From the Condesa side of the Binondo Church (the Norberto Ty St.), we strolled to the direction of the San Nicolas district in Binondo, where period houses are getting fewer and fewer to make way for commercial buildings. The narrow streets are still dimly lit, giving you a feeling of the olden days.
On Ilang-Ilang St., where you will find the oldest Chinese restaurant in Manila, there is also another century-old restaurant that bears the name of the street. It is so out of the way that you tend to forget there’s a visit-worthy Fukien restaurant if you’re longing for nostalgia. Still owned by the Chings, the restaurant’s ambiance is not too old anymore, but the food that dates back to 1910 is one and the same. My husband says, his father and his friends used to linger at the restaurant when they were younger. They all came from the same province in China to settle in the Philippines.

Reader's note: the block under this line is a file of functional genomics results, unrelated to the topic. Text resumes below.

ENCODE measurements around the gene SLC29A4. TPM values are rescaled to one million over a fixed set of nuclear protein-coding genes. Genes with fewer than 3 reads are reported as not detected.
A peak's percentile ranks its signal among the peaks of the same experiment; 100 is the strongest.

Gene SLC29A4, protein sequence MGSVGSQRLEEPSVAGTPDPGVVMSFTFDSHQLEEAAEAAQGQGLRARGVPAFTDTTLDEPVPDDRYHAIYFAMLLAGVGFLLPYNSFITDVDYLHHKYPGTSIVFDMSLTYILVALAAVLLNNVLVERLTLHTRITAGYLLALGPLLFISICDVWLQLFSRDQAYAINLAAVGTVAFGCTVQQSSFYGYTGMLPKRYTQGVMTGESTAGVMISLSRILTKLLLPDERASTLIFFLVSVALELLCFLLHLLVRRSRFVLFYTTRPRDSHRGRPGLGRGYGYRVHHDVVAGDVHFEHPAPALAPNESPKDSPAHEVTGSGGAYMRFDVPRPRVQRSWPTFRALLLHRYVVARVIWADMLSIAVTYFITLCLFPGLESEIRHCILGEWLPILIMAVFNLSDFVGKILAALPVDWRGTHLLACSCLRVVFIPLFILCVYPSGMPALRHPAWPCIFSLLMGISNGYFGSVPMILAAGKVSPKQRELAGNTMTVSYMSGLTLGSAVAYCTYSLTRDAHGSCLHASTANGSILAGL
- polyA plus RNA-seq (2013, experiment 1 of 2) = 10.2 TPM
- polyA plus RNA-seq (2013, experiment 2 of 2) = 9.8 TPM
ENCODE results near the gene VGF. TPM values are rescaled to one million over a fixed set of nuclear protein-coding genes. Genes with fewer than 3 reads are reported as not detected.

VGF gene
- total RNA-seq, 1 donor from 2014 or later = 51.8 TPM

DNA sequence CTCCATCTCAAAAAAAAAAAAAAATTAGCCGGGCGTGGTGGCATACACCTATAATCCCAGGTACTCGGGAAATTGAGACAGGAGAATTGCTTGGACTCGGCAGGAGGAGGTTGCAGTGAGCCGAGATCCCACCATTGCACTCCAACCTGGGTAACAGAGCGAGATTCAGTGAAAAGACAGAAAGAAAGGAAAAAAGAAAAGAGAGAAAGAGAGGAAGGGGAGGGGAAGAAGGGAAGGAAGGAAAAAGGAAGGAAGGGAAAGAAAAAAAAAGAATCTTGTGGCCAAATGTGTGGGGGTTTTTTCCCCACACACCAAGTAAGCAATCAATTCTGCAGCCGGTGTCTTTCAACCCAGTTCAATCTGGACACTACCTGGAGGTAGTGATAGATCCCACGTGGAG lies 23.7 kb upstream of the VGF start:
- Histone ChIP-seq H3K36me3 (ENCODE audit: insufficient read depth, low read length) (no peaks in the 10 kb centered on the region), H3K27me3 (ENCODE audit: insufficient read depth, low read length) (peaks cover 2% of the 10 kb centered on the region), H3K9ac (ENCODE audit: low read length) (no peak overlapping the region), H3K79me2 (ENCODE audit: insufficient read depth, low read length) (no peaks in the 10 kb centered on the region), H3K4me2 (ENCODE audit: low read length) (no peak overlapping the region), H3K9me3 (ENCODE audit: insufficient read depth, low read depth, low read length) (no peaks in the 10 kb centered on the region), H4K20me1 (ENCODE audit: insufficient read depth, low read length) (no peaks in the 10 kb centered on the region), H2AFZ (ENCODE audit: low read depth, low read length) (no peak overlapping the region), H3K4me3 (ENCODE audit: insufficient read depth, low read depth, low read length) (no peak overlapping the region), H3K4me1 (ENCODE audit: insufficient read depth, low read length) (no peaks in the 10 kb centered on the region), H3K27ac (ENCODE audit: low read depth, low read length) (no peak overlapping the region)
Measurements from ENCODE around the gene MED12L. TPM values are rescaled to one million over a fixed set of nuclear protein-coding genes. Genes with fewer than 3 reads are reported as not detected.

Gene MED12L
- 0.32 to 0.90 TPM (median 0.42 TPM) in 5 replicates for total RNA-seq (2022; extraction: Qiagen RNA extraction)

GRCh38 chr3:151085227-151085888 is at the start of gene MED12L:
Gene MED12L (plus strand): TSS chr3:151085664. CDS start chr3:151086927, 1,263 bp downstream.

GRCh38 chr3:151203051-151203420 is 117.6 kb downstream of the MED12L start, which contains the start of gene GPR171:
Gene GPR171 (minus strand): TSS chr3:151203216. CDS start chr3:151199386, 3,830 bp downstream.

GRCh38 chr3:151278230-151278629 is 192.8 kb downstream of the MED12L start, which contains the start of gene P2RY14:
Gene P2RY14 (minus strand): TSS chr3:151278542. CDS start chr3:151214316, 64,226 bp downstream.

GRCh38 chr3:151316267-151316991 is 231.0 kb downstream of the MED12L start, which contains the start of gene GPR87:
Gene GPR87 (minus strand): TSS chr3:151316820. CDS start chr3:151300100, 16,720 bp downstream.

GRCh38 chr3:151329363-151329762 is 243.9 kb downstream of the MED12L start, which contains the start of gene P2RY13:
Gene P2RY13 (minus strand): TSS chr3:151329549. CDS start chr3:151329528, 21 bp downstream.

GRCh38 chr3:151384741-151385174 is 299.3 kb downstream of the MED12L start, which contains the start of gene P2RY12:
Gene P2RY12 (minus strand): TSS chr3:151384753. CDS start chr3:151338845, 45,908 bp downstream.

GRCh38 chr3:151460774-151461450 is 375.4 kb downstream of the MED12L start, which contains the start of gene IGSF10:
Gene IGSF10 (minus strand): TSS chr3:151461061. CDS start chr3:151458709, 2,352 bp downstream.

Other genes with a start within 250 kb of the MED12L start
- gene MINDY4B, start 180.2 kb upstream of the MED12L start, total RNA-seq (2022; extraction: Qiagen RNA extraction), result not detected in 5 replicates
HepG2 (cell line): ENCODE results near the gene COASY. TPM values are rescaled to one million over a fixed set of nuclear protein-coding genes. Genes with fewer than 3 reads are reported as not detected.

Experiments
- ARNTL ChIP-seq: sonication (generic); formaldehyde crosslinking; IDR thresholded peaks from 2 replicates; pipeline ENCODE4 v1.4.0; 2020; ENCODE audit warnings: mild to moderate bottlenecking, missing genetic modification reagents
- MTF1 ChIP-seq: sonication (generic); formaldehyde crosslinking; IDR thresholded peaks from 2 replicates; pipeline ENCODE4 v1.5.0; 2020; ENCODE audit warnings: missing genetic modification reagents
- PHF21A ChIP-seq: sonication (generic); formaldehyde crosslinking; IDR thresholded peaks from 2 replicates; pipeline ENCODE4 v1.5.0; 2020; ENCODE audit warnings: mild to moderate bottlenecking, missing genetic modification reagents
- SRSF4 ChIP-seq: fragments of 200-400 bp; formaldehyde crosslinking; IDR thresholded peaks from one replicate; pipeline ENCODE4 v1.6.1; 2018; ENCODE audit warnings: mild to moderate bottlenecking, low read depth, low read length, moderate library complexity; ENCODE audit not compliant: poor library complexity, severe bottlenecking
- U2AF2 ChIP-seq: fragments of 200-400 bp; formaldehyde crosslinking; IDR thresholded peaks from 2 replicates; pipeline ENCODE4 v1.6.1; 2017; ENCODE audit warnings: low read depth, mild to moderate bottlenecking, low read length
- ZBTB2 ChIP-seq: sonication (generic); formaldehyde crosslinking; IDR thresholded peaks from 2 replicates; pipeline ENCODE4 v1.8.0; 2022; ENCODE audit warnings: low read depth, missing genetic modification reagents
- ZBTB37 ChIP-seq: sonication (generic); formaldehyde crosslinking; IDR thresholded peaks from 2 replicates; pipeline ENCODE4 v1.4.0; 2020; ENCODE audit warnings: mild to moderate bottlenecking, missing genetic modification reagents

Today, Ilang-Ilang is a popular caterer, reaching as far as the provinces. They prepare lauriat for the Chinese Temple festivities here in Ilocos, occasionally.
We had disagreements on what food to order, so the dishes on the table kinda look alike except the liver with garlic and snow peas, which my late father-in-law used to cook at home. The diok pit he (stuffed prawns) is a dish I’ve loved since I was little.
The camaron rebosado wasn’t as good as the salt and pepper pork. The specialties are lomi, chami, taro guisado, fried pigeon, jeweled chicken, steamed fish or suahe (prawns). In fact, there’s quite a long list.
Ilang Ilang Restaurant 551 Ilang-Ilang St., Binondo, Manila Open 8 AM – 10:45 PM Tel. No.: 241 9297 / 241 9298/ 241 6135 / 242 3266 CP. No.: 0922 841 9298 Email: firstname.lastname@example.org
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